In American military circles, it’s often said that the American military “contractor” is a dirty word. And sometimes with good reason, too — the last decade has been filled with stories of fraud, waste, and blurred lines of warfighting roles. American contractors continue to infiltrate the most basic deployed military operations, and the relationship between the two forces have been strained, to say the least. To the military — America’s proud heritage of national defense — the contractor force is overpaid, under-regulated, and fails to meet the “mission first” ethos. For the contractor, the struggle to meet the unquenchable needs of the “all-in” military customer has created a culture of exceptionalism and over-defensiveness. In short, the military folks on the ground want their homegrown contractors to be more like them — unbending in their willingness to sacrifice all things in the name of the mission — while the contractors think their unique role should go unchallenged and extra considerations should be allotted to them.

These are mutually exclusive demands; a contractor cannot have defined work hours or a limited scope of what they provide if they are to give “everything” to the mission. Even more-so, the contractor cannot demand exceptionalism and then lament any efforts by the military to treat them differently than their uniformed counterparts. In truth, the military has neither the manpower nor the budget to train real experts in every necessary field. The contractor is necessary to fulfill the mission, in ways that are both functional and financial. After all, no one wants to sidestep his career just to spend a year learning how the aerodynamics of a surveillance balloon can affect the capabilities of its attached sensors. Expertise is needed, even if it only temporarily meets a demand that saves lives and increases productivity. That’s good old-fashioned supply and demand.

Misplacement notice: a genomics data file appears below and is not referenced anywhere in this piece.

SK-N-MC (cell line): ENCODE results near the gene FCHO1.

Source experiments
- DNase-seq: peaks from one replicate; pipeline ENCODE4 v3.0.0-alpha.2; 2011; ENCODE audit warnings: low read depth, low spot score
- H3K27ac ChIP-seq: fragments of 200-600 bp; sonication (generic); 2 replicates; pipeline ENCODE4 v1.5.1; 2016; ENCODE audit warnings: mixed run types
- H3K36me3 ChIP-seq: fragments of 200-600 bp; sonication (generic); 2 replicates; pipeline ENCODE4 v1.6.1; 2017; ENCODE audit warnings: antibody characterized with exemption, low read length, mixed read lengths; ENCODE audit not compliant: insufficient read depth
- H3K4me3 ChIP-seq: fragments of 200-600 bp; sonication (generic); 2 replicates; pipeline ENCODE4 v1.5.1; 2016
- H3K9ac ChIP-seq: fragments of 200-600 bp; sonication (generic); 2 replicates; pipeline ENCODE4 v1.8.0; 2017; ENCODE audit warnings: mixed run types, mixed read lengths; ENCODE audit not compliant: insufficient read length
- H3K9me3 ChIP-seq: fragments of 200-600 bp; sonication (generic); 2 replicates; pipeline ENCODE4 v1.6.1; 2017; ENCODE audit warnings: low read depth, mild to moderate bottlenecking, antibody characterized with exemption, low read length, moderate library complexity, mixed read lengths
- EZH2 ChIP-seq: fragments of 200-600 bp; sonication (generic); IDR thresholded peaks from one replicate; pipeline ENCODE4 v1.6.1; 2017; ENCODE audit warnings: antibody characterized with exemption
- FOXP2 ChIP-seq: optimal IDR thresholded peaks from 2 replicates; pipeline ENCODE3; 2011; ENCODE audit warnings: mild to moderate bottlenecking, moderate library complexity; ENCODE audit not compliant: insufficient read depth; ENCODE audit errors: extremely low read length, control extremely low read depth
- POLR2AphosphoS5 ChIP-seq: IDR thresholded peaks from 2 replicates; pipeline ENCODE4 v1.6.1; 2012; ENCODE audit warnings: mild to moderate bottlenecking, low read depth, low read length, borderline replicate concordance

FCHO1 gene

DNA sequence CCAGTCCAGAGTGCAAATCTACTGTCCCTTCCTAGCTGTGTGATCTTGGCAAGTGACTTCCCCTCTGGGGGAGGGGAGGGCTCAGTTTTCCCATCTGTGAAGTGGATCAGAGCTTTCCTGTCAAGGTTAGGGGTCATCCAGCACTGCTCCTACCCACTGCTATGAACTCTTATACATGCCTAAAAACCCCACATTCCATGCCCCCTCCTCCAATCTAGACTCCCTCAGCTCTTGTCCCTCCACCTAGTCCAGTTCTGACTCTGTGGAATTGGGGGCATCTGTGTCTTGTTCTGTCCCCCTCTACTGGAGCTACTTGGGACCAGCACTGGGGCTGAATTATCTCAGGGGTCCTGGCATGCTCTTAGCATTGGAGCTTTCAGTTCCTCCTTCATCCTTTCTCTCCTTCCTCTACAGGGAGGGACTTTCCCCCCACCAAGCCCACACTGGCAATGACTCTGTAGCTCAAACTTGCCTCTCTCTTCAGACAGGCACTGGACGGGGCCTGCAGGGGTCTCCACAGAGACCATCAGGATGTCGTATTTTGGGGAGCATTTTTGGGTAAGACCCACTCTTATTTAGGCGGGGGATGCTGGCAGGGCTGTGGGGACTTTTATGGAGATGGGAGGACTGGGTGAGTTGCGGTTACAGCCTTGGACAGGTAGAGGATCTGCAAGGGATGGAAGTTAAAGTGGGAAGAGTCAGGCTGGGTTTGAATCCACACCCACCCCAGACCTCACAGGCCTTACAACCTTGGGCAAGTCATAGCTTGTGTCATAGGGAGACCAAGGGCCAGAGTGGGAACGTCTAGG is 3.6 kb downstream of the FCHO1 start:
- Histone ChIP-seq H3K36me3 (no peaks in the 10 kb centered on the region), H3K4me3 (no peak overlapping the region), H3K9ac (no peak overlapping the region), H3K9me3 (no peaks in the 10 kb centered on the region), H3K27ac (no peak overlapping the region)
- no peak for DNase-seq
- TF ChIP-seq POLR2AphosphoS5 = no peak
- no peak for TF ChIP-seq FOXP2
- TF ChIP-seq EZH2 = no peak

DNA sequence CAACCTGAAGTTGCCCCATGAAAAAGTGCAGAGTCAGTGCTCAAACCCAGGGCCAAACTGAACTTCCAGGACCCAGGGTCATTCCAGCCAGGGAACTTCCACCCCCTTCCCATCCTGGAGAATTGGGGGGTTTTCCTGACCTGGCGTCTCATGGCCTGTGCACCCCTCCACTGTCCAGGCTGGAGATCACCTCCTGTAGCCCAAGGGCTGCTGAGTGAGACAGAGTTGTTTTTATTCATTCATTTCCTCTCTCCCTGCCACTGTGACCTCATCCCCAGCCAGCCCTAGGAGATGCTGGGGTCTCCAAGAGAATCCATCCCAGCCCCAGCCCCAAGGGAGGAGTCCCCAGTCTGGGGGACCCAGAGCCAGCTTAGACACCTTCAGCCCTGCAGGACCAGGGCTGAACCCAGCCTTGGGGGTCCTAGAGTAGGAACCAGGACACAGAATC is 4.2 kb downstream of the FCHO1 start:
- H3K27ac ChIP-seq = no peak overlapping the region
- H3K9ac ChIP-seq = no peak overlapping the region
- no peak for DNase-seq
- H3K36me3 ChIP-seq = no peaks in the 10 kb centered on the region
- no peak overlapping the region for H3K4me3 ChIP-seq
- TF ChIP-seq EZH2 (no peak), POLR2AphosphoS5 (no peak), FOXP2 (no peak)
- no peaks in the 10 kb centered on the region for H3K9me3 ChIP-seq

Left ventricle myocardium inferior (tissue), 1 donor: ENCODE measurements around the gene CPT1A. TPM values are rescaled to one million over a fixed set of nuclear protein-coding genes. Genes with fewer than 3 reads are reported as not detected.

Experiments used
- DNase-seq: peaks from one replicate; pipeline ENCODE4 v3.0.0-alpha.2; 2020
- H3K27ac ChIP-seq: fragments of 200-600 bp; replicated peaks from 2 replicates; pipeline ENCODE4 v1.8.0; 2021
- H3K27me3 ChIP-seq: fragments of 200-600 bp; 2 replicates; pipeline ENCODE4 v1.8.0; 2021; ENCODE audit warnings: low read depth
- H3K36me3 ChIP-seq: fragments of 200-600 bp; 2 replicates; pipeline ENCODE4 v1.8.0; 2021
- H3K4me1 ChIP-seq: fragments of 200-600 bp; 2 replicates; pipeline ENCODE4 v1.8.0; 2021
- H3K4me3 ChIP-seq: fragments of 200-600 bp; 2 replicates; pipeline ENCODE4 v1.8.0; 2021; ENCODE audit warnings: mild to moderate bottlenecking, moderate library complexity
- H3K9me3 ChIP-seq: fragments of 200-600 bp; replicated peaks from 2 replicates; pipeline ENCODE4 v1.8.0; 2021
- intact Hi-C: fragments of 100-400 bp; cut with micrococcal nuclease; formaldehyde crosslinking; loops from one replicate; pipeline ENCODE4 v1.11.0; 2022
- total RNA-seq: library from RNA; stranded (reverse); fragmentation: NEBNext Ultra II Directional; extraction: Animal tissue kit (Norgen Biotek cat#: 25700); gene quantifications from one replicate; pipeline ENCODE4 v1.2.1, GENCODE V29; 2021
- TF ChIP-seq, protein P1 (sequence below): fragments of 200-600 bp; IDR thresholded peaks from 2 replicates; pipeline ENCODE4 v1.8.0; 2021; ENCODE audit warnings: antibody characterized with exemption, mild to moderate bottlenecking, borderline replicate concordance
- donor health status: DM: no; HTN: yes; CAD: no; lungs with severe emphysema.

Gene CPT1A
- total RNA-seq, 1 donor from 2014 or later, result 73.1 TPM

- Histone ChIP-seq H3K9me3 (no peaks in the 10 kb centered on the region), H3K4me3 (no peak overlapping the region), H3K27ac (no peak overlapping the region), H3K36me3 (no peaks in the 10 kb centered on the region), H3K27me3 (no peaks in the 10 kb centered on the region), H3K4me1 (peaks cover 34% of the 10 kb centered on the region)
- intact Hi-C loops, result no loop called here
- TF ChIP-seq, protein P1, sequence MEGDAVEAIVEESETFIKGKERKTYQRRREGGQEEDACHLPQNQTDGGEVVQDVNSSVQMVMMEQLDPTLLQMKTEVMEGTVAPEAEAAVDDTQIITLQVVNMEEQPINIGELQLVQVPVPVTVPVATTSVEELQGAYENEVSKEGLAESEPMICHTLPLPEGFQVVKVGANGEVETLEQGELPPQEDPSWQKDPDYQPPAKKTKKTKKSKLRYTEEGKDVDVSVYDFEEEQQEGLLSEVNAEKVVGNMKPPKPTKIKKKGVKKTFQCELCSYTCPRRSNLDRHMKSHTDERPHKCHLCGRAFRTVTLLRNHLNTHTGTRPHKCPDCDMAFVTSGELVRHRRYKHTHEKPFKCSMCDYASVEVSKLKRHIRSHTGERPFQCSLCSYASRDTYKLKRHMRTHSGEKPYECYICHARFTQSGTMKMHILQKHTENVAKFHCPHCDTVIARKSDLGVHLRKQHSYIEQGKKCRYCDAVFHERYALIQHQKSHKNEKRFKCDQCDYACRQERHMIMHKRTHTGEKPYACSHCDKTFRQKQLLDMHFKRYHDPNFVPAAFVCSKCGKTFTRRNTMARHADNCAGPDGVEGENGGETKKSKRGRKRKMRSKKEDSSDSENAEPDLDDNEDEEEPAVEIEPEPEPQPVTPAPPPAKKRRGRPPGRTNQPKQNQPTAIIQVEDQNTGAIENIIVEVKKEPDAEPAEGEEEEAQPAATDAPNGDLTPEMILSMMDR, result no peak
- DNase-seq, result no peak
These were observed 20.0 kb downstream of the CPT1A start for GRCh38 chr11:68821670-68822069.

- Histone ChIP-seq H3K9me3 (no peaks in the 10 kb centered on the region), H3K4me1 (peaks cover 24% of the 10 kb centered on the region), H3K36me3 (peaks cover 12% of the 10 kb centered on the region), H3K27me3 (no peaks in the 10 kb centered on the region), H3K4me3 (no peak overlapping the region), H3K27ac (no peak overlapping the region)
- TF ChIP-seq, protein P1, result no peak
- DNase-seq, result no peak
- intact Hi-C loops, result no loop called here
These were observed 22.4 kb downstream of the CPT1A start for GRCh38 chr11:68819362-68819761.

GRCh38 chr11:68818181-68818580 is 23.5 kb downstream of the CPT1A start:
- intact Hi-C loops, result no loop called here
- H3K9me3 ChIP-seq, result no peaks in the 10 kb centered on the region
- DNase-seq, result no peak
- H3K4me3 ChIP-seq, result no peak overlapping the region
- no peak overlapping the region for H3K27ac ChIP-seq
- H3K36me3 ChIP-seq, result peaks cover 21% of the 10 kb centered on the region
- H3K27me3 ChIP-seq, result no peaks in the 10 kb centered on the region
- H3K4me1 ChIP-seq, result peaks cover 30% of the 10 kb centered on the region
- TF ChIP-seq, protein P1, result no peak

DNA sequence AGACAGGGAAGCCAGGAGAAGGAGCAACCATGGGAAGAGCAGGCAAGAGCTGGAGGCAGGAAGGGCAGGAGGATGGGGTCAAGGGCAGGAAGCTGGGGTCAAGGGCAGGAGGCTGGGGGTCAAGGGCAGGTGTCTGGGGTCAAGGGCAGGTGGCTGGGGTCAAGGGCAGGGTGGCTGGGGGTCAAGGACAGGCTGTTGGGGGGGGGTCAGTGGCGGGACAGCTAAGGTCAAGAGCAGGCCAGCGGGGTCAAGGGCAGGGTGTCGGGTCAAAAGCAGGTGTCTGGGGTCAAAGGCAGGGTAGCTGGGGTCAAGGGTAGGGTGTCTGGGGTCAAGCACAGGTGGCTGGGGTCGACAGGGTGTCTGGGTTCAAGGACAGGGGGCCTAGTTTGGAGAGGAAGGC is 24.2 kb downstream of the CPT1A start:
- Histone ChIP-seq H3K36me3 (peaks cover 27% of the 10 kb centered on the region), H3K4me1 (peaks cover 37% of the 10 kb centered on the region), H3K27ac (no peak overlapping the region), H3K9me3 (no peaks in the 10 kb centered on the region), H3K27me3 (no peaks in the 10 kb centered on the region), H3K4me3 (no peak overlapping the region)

It may be surprising to some that the practice of government contracting has been around since the Revolutionary War. As explained by the Defense Procurement and Acquisition Policy website, “Contractors were hired as wagon drivers, and suppliers of beef, clothing, weapons, and basic engineering services.” The system of hired help was far more efficient than previous attempts at direct purchasing of goods and services.

So what has made the American contractor the red-headed stepchild of military ops in present day? To many observers, the almost-constant stream of controversial media reports during the Iraq War has brought this generation a negative perception of the issue. Reports of overcharges on food and labor, combined stories of six-figure incomes for doing junior enlisted-equivalent work, have garnered a level of distrust and questioning of the deployed lifestyle of contractors. From the perspective of the military, the contractor has gone from an efficient purchasing idea to a distrusted mercenary among heroes.

Today’s American deployed contractors, distinct from their military counterparts, are a pure volunteer deployment force. America’s contractors most often sign on to a contract whose sole intention or mission is deployment. A great number of those contractors repeat deployments for years, with only a few short weeks back home. That’s a hard sell for most companies, leading to some highly luring salary packages. The threat, combined with the exhausting work and less-than-modern living situation, must absolutely be compensated strongly in order to convince non-military personnel to make the commitment. It is a true exchange of comfort for cash, and many have absolutely no stateside employment waiting for them when they permanently return home.